Precise positioning of cells is crucial for metazoan development. Despite immense progress in the elucidation of the attractive cues of cell migration, the repulsive mechanisms that prevent the formation of secondary leading edges remain less investigated. Here, we demonstrate that Caenorhabditis elegans Hippo kinases promote cell migration along the anterior–posterior body axis via the inhibition of dorsal–ventral (DV) migration. Ectopic DV polarization was also demonstrated in gain‐of‐function mutant animals for C. elegans RhoG MIG‐2. We identified serine 139 of MIG‐2 as a novel conserved Hippo kinase phosphorylation site and demonstrated that purified Hippo kinases directly phosphorylate MIG‐2S139. Live imaging analysis of genome‐edited animals indicates that MIG‐2S139 phosphorylation impedes actin assembly in migrating cells. Intriguingly, Hippo kinases are excluded from the leading edge in wild‐type cells, while MIG‐2 loss induces uniform distribution of Hippo kinases. We provide evidence that Hippo kinases inhibit RhoG activity locally and are in turn restricted to the cell body by RhoG‐mediated polarization. Therefore, we propose that the Hippo–RhoG feedback regulation maintains cell polarity during directional cell motility.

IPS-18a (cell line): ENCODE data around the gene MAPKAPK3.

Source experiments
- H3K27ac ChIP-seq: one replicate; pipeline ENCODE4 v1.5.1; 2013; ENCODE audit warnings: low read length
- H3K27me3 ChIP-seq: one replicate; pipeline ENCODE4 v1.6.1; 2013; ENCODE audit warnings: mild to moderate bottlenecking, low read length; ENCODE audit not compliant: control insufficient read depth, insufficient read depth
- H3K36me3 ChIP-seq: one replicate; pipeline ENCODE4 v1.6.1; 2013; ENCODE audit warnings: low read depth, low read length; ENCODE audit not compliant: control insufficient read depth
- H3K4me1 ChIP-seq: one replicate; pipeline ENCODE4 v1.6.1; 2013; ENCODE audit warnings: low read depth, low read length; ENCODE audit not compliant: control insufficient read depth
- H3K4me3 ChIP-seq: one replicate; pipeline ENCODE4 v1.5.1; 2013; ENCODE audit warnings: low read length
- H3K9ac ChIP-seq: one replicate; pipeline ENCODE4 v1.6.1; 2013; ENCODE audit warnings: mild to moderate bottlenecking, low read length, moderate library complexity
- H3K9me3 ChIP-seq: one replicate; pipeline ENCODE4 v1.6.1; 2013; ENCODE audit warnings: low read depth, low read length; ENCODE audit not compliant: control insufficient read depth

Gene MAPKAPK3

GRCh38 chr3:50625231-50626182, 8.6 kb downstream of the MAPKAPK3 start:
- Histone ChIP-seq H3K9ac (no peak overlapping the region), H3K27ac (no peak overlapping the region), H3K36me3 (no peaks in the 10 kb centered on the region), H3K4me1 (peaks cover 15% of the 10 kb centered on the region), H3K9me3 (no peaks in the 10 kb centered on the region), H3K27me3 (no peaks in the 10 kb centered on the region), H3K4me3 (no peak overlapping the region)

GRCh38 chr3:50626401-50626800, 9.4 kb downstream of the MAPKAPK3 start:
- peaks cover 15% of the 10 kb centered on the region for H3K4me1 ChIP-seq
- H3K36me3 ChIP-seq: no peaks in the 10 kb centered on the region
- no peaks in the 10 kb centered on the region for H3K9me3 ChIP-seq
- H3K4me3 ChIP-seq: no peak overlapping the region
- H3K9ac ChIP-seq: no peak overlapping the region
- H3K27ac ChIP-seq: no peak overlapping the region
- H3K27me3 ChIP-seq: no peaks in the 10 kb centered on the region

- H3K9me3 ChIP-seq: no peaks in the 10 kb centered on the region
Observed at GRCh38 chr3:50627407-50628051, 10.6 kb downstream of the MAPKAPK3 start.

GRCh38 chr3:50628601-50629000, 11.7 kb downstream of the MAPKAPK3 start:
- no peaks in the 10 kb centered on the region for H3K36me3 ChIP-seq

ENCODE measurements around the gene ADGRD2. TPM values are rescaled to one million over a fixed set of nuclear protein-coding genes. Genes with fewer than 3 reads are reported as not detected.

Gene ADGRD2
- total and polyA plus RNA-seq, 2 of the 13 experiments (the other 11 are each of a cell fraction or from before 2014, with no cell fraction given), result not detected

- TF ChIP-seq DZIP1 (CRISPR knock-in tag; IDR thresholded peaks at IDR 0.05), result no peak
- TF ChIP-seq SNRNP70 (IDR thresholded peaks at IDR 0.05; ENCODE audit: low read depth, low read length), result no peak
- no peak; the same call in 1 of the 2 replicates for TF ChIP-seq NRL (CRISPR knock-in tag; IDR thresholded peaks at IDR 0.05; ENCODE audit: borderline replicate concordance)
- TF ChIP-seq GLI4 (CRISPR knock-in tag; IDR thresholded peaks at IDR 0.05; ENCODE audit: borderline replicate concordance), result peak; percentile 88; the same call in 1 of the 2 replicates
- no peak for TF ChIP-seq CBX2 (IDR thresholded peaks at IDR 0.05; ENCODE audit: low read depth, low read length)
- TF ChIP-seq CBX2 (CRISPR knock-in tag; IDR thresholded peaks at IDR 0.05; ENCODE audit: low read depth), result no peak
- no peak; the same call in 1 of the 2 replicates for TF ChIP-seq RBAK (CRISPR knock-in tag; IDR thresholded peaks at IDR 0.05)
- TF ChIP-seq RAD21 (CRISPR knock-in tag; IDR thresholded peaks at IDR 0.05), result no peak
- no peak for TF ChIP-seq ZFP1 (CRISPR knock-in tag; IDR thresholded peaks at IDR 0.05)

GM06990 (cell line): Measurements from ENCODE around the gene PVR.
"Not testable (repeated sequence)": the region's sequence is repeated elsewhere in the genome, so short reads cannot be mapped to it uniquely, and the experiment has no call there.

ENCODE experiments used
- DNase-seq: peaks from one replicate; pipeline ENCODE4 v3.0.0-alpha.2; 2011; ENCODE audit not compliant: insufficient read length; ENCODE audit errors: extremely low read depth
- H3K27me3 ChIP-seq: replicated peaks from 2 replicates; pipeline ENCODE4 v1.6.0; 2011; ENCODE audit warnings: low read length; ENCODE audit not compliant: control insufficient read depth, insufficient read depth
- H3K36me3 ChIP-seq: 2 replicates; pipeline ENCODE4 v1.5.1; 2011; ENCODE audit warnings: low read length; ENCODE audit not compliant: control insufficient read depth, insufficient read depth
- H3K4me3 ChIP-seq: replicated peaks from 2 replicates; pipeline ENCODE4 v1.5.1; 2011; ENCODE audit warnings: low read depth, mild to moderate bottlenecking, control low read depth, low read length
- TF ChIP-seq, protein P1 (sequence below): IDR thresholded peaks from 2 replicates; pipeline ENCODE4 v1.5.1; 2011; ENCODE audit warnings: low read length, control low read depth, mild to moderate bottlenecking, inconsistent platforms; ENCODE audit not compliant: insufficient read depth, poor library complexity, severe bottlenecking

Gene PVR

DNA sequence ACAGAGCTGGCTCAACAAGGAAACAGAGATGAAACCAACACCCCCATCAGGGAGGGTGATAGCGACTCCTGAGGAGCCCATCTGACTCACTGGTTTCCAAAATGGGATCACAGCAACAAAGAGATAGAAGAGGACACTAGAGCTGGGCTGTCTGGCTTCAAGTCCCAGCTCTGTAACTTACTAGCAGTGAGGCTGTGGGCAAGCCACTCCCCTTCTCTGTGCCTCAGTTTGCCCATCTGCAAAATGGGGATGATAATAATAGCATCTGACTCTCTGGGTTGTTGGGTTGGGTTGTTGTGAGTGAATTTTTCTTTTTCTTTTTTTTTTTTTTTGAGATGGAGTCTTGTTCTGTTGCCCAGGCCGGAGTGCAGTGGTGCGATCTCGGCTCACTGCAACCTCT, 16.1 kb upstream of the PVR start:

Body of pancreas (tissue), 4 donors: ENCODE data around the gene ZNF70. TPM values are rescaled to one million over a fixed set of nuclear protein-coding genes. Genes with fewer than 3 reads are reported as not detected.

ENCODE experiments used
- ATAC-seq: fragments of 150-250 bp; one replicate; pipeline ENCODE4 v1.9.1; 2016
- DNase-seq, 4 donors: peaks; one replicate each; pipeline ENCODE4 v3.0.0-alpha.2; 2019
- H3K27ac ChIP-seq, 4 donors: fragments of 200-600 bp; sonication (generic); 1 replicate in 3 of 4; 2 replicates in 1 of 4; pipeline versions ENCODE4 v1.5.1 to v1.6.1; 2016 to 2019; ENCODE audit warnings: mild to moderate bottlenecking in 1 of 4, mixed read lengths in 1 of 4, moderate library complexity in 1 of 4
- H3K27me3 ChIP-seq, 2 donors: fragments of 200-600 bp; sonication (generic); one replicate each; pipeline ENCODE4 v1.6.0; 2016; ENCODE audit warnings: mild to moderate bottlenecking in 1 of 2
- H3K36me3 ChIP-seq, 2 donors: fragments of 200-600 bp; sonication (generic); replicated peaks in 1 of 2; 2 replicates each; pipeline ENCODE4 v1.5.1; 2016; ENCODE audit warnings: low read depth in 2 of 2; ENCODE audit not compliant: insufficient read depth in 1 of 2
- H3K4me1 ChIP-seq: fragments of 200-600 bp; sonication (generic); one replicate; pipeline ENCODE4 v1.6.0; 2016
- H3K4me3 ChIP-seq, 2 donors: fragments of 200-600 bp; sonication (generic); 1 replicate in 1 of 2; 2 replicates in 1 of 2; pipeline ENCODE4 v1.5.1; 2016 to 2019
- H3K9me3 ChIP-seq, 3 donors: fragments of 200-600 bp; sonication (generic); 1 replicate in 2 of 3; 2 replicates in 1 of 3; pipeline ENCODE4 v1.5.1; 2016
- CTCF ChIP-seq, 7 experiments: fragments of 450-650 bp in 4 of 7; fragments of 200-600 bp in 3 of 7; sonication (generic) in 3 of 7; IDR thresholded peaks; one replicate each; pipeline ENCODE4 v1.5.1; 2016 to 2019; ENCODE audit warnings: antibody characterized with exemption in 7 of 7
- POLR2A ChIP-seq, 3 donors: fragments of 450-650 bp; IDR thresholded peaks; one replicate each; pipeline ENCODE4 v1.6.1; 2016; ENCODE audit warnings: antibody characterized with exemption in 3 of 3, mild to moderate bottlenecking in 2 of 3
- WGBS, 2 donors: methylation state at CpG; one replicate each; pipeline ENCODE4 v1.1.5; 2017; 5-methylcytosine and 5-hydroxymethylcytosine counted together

Directional cell migration in C. elegans requires reciprocal regulation between Hippo kinases and Rho GTPase MIG‐2 to ensure correct positioning of neural progenitors.
Hippo kinases are crucial for directional cell migration in C. elegans.
Hippo kinases maintain the anterior–posterior directional cell migration by inhibiting the ectopic dorsal–ventral migration.
Hippo kinases directly phosphorylate C. elegans Rho GTPase MIG‐2 on a conserved serine 139.
MIG‐2S139 phosphorylation impedes actin assembly in migrating cells.
Hippo kinases are excluded from the leading edge by MIG‐2‐mediated polarization.
- Received September 14, 2016.
- Revision received November 7, 2016.
- Accepted November 16, 2016.
- © 2016 The Authors
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